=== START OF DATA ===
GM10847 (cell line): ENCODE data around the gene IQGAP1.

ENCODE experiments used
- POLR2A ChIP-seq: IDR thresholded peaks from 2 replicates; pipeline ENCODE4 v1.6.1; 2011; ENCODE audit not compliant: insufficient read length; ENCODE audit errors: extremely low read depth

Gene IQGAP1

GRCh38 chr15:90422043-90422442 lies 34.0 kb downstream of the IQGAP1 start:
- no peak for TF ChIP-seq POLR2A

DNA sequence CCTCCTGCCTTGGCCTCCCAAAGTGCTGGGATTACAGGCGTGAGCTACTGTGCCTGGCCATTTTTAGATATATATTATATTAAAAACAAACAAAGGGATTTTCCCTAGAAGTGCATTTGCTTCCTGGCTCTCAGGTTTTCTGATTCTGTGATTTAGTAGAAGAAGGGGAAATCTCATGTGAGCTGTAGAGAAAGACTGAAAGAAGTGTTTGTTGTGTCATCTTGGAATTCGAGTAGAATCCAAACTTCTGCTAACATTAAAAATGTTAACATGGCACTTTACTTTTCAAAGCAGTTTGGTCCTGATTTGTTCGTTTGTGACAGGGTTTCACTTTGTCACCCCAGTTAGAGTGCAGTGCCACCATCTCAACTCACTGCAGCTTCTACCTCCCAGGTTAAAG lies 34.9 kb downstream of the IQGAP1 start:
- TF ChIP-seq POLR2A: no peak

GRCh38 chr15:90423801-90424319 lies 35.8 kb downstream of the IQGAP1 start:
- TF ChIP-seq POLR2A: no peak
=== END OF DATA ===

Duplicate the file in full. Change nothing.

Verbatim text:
GM10847 (cell line): ENCODE data around the gene IQGAP1.

ENCODE experiments used
- POLR2A ChIP-seq: IDR thresholded peaks from 2 replicates; pipeline ENCODE4 v1.6.1; 2011; ENCODE audit not compliant: insufficient read length; ENCODE audit errors: extremely low read depth

Gene IQGAP1

GRCh38 chr15:90422043-90422442 lies 34.0 kb downstream of the IQGAP1 start:
- no peak for TF ChIP-seq POLR2A

DNA sequence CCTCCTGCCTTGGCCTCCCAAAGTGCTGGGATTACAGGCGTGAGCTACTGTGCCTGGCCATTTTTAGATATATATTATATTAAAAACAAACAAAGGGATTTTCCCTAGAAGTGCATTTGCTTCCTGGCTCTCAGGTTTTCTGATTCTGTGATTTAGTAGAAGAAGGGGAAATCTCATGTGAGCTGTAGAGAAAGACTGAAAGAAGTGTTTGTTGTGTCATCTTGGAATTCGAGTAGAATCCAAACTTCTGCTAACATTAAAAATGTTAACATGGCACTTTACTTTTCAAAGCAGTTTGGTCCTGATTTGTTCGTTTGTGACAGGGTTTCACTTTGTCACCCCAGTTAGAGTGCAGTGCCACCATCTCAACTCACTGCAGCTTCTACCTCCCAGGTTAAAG lies 34.9 kb downstream of the IQGAP1 start:
- TF ChIP-seq POLR2A: no peak

GRCh38 chr15:90423801-90424319 lies 35.8 kb downstream of the IQGAP1 start:
- TF ChIP-seq POLR2A: no peak